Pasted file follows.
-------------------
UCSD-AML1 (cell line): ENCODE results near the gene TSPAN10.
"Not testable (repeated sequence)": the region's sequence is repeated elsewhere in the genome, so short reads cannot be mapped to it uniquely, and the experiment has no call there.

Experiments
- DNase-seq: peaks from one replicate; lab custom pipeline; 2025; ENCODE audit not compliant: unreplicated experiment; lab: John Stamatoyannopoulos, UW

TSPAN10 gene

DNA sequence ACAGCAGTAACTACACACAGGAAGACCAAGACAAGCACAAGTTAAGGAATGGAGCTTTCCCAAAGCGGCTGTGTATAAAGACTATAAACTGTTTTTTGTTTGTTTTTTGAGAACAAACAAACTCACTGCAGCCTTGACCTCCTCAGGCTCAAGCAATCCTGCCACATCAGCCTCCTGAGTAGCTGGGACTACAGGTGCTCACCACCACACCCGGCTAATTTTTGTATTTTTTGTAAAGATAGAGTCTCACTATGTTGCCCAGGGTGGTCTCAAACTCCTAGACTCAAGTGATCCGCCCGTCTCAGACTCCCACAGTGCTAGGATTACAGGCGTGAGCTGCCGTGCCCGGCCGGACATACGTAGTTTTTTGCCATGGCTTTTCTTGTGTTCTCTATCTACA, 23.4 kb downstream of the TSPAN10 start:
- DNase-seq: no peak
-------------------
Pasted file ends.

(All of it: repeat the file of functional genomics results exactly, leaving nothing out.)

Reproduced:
UCSD-AML1 (cell line): ENCODE results near the gene TSPAN10.
"Not testable (repeated sequence)": the region's sequence is repeated elsewhere in the genome, so short reads cannot be mapped to it uniquely, and the experiment has no call there.

Experiments
- DNase-seq: peaks from one replicate; lab custom pipeline; 2025; ENCODE audit not compliant: unreplicated experiment; lab: John Stamatoyannopoulos, UW

TSPAN10 gene

DNA sequence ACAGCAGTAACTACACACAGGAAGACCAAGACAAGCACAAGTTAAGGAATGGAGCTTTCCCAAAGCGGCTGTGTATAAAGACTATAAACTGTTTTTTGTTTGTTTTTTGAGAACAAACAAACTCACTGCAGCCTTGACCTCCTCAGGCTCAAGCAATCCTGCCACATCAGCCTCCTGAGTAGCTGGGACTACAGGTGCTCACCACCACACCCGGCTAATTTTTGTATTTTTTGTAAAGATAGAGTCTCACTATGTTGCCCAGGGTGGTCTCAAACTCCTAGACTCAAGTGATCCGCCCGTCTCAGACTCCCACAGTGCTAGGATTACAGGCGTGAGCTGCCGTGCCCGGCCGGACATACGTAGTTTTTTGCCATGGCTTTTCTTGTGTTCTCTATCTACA, 23.4 kb downstream of the TSPAN10 start:
- DNase-seq: no peak